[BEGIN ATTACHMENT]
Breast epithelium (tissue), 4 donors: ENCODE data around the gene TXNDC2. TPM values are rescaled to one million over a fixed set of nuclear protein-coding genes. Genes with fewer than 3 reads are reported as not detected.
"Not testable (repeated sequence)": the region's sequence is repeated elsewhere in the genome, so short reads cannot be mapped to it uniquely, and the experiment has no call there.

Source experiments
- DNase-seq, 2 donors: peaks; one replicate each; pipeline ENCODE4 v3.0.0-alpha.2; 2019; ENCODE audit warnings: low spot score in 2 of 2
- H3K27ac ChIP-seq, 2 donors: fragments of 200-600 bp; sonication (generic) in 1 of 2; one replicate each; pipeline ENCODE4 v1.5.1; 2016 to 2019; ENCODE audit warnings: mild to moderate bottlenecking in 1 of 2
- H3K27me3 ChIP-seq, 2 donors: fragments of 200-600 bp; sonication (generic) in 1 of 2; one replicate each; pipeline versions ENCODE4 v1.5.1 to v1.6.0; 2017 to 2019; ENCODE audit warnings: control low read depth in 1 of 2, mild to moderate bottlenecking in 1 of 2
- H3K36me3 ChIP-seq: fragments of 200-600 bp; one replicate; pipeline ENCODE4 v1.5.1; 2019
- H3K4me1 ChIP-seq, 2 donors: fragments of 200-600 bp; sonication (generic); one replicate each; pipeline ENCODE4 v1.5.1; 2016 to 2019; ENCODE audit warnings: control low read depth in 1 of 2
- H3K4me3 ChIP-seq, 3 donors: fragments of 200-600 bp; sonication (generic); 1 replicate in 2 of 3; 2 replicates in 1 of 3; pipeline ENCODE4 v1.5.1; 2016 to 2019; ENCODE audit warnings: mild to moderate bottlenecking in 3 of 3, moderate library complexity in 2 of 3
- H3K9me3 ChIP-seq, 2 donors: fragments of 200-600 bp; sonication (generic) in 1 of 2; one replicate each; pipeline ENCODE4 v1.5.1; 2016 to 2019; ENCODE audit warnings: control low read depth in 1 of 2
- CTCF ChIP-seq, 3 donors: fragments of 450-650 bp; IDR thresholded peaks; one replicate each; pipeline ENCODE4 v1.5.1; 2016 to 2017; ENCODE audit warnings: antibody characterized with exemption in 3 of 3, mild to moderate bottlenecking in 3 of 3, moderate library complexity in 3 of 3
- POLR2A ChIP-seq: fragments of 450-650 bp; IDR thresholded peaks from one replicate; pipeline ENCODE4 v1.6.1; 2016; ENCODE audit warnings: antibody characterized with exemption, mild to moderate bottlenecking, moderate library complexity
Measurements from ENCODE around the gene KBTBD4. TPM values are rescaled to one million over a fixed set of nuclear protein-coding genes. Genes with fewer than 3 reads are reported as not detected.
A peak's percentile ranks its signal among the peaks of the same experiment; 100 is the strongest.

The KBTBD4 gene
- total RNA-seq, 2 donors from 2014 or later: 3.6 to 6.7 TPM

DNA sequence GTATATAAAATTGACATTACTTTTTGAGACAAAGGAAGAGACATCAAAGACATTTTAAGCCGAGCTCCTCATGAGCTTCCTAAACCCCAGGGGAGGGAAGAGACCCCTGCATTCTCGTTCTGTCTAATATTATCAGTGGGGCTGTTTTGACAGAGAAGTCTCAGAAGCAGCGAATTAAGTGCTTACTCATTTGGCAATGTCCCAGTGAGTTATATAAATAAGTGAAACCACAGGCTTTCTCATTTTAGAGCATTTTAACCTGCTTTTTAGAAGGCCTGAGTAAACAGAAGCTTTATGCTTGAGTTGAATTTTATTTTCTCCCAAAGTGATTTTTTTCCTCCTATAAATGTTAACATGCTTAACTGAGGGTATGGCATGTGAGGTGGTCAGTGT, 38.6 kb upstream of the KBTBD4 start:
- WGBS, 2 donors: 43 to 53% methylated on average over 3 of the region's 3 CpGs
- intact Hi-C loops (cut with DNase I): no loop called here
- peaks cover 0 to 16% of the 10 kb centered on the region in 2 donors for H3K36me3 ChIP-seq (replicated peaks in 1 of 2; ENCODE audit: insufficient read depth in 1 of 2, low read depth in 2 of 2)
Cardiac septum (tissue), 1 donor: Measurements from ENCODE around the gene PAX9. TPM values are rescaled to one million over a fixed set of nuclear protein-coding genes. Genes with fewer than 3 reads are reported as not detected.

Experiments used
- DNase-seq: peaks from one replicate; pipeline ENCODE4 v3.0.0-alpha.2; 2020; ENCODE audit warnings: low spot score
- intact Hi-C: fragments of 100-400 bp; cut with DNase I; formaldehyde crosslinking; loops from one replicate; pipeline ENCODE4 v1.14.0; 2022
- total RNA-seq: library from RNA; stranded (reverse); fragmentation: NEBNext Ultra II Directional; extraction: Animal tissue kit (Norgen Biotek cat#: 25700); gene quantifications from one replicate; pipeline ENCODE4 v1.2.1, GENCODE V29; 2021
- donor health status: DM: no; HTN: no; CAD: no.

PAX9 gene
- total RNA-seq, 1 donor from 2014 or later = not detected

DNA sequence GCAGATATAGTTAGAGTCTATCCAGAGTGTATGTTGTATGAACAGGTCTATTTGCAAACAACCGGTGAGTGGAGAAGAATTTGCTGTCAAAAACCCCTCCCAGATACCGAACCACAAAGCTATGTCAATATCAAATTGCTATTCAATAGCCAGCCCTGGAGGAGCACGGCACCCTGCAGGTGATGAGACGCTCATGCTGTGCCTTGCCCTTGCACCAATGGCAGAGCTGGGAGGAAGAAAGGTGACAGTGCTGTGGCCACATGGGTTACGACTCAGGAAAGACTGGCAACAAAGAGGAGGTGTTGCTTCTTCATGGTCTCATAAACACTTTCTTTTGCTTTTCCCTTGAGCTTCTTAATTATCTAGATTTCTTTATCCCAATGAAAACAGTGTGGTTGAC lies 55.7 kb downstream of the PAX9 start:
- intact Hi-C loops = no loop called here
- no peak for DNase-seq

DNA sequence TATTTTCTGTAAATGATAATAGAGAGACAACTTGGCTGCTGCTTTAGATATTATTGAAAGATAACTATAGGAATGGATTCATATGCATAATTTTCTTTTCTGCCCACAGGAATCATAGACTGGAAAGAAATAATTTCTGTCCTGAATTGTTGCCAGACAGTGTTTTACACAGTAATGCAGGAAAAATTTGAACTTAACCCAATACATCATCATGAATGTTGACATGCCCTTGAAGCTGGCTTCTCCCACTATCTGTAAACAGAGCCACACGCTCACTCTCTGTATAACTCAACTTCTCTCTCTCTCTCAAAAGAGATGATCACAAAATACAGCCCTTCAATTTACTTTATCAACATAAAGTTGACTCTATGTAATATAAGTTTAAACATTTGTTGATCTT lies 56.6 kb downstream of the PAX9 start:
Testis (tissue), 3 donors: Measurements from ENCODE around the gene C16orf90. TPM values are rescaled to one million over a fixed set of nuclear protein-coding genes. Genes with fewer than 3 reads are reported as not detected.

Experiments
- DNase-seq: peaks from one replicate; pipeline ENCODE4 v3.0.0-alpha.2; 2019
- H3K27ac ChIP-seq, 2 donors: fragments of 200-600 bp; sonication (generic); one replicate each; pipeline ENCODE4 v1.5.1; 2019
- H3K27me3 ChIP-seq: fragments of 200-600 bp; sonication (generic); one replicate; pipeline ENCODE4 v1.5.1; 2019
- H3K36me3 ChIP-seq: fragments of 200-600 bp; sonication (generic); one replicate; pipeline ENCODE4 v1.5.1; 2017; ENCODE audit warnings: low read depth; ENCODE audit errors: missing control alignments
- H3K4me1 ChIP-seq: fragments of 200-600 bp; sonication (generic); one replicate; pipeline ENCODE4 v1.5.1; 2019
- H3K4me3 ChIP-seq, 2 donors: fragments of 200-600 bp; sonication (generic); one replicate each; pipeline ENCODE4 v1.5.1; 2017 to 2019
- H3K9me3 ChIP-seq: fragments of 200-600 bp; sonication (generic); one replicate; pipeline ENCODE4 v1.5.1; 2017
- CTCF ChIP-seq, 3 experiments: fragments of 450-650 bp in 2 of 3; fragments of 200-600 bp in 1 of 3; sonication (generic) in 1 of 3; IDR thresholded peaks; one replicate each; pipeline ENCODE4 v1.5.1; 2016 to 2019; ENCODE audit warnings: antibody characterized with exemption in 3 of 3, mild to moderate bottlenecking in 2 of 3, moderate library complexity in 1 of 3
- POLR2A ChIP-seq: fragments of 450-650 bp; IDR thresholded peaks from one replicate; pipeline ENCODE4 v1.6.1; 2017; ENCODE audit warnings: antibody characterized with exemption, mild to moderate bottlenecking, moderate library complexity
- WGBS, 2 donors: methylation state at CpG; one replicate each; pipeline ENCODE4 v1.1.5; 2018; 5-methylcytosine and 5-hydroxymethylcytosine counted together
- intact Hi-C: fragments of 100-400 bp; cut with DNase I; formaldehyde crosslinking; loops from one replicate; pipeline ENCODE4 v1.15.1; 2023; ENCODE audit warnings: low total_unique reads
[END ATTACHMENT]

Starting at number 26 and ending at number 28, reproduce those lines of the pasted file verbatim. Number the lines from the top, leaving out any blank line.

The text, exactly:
- donor health status: DM: no; HTN: no; CAD: no.

PAX9 gene
- total RNA-seq, 1 donor from 2014 or later = not detected